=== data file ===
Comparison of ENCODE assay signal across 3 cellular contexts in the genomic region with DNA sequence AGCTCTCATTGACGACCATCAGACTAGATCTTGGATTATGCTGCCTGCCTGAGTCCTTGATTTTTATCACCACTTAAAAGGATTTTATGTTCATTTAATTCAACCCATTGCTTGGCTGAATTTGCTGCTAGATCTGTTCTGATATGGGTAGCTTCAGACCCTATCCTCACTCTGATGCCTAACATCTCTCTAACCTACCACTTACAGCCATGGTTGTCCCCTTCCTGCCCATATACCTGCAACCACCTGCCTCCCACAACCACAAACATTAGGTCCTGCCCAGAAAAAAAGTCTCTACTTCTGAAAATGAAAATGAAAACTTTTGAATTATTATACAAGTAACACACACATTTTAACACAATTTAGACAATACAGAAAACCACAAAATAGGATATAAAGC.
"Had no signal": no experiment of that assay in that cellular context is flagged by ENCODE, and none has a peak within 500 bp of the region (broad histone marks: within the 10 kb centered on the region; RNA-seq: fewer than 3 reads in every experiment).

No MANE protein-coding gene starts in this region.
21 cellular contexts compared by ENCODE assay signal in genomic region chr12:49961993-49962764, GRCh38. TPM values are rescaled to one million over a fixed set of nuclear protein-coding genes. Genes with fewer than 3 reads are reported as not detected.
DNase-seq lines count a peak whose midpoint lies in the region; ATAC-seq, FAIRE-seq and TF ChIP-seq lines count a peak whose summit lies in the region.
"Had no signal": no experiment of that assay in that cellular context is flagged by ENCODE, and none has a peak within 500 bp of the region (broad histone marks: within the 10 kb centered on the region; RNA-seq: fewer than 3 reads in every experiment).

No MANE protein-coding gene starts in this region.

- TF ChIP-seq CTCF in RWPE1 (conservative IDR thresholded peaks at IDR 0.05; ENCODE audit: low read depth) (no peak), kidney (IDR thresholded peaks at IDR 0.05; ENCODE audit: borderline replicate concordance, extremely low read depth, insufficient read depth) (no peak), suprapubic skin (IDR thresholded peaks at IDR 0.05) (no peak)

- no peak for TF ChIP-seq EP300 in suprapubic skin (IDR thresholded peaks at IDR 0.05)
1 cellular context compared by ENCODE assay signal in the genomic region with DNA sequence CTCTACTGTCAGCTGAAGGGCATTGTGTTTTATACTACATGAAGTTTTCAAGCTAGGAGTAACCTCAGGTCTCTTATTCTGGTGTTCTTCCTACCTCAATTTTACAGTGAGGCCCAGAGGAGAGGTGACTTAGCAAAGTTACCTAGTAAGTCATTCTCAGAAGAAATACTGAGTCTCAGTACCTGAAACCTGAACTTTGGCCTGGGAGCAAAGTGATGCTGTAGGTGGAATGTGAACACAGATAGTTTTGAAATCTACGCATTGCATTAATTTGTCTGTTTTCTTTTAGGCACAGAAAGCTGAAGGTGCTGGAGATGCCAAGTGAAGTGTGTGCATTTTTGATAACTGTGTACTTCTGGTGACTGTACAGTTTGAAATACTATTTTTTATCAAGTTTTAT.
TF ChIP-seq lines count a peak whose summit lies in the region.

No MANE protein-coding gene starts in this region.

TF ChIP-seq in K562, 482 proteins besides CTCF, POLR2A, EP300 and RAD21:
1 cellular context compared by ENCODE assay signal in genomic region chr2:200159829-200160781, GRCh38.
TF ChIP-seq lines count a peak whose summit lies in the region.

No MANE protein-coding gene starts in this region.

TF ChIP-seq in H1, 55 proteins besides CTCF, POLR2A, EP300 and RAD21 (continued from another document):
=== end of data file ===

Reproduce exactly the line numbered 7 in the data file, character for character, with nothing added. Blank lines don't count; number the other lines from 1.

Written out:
No MANE protein-coding gene starts in this region.